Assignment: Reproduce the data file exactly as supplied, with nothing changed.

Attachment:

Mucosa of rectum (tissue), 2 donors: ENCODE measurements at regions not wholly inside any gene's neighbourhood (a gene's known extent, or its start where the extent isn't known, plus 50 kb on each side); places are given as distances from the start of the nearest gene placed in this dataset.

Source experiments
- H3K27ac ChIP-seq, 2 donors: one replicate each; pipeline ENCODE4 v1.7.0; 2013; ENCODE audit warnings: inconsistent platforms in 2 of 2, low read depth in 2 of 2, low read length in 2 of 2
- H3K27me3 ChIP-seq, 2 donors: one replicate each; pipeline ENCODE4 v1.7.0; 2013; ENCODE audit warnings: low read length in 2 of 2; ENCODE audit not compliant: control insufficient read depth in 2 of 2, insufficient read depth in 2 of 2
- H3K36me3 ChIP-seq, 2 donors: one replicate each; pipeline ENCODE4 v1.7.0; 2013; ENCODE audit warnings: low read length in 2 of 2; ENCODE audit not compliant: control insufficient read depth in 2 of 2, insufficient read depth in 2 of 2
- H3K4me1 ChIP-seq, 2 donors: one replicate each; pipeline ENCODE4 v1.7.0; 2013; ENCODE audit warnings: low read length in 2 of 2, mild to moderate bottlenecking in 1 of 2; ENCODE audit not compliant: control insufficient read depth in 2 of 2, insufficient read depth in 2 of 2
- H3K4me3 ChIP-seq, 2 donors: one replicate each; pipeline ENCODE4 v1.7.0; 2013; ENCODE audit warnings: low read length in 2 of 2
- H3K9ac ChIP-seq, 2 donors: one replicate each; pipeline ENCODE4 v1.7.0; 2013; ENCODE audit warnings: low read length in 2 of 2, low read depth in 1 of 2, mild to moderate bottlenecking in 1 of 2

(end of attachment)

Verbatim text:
Mucosa of rectum (tissue), 2 donors: ENCODE measurements at regions not wholly inside any gene's neighbourhood (a gene's known extent, or its start where the extent isn't known, plus 50 kb on each side); places are given as distances from the start of the nearest gene placed in this dataset.

Source experiments
- H3K27ac ChIP-seq, 2 donors: one replicate each; pipeline ENCODE4 v1.7.0; 2013; ENCODE audit warnings: inconsistent platforms in 2 of 2, low read depth in 2 of 2, low read length in 2 of 2
- H3K27me3 ChIP-seq, 2 donors: one replicate each; pipeline ENCODE4 v1.7.0; 2013; ENCODE audit warnings: low read length in 2 of 2; ENCODE audit not compliant: control insufficient read depth in 2 of 2, insufficient read depth in 2 of 2
- H3K36me3 ChIP-seq, 2 donors: one replicate each; pipeline ENCODE4 v1.7.0; 2013; ENCODE audit warnings: low read length in 2 of 2; ENCODE audit not compliant: control insufficient read depth in 2 of 2, insufficient read depth in 2 of 2
- H3K4me1 ChIP-seq, 2 donors: one replicate each; pipeline ENCODE4 v1.7.0; 2013; ENCODE audit warnings: low read length in 2 of 2, mild to moderate bottlenecking in 1 of 2; ENCODE audit not compliant: control insufficient read depth in 2 of 2, insufficient read depth in 2 of 2
- H3K4me3 ChIP-seq, 2 donors: one replicate each; pipeline ENCODE4 v1.7.0; 2013; ENCODE audit warnings: low read length in 2 of 2
- H3K9ac ChIP-seq, 2 donors: one replicate each; pipeline ENCODE4 v1.7.0; 2013; ENCODE audit warnings: low read length in 2 of 2, low read depth in 1 of 2, mild to moderate bottlenecking in 1 of 2